Beet Gnocchi. Good. OK tomatoey cream sauce.

              Braised Pork Shoulder. Good, standard San Francisco style braised meat over pureed potatoes.

              Zuppa de Pesce. Passable. More like a cioppino (which I generally avoid) with an aioli than the wonderful Italian fish soups that normally go by this name. Heavy with potatoes, light on the seafood.
              While we were deciding on the dessert, the waiter comped us on an excellent hazelnut filled meringue cookie plate (whose name I lost) which was outstandingly wonderful.

              Except for the cookies and the fritto misto, nothing made me feel like I was anywhere near a true Italian sensibility in the kitchen - as one does at the two (admittedly grossly over priced) Farina places. If you sit at the counters at the Farina places, you see real, apparently fresh off the boat (plane) Italian chefs using traditional techniques for their pizzas and pastas.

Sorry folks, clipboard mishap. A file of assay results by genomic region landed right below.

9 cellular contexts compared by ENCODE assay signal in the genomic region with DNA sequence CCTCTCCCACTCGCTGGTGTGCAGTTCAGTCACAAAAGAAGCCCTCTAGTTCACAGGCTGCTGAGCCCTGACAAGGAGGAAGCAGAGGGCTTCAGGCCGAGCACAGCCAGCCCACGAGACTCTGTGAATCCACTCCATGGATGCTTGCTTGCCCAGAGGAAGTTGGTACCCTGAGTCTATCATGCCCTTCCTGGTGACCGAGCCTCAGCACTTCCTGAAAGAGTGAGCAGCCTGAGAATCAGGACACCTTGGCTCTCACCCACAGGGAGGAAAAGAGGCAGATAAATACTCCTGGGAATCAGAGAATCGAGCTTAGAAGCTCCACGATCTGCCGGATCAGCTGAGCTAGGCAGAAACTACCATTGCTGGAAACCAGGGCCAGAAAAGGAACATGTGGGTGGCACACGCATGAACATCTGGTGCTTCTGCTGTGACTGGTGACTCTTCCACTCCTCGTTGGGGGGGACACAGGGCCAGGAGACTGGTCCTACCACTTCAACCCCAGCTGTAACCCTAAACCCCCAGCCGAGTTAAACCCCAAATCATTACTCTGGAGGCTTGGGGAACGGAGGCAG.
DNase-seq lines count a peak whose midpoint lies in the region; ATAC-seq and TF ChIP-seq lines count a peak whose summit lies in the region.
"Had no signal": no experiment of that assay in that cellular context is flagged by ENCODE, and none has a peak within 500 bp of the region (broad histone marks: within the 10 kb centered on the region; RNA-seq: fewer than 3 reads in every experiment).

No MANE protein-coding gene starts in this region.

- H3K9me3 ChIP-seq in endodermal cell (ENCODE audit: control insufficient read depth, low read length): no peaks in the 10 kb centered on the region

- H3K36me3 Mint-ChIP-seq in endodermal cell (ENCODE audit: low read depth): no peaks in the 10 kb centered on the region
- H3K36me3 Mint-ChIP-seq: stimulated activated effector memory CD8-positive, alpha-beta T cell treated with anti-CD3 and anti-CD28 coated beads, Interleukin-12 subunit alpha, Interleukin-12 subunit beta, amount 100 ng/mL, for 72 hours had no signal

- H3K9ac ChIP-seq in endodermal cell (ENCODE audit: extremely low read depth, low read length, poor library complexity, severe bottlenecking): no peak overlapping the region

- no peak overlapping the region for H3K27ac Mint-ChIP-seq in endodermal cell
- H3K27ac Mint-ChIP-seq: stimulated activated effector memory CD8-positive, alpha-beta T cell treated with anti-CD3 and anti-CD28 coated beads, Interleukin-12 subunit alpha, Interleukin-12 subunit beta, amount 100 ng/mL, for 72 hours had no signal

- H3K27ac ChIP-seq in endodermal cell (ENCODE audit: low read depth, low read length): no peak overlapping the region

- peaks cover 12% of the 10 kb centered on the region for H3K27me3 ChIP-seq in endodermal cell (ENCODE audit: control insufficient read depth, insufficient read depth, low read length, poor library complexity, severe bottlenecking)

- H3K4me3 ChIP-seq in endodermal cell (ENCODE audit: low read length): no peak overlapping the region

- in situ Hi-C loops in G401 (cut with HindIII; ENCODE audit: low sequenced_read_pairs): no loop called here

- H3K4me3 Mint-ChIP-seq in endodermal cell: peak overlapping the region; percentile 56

If I want California-Italian (which is great) will always head to Delfina. All in all too many misses to encourage us to return to Perbacco for either true Italian or Cal-Itallian.

              9 Replies
              1. re: Thomas Nash

                Thanks TN. I appreciate your honesty. We are sticking with our reservation though. Was the meal really that far removed from what you have eaten in Italy?

                1. re: ttoommyy

                  Certainly the zuppa de pesce was a continent and an ocean away from some of the most memorable meals of our lives. I still remember my new wife (many years ago) beaming over a bowl with langoustes and other crustaceans sticking out of the soup at a little place in Trestavere.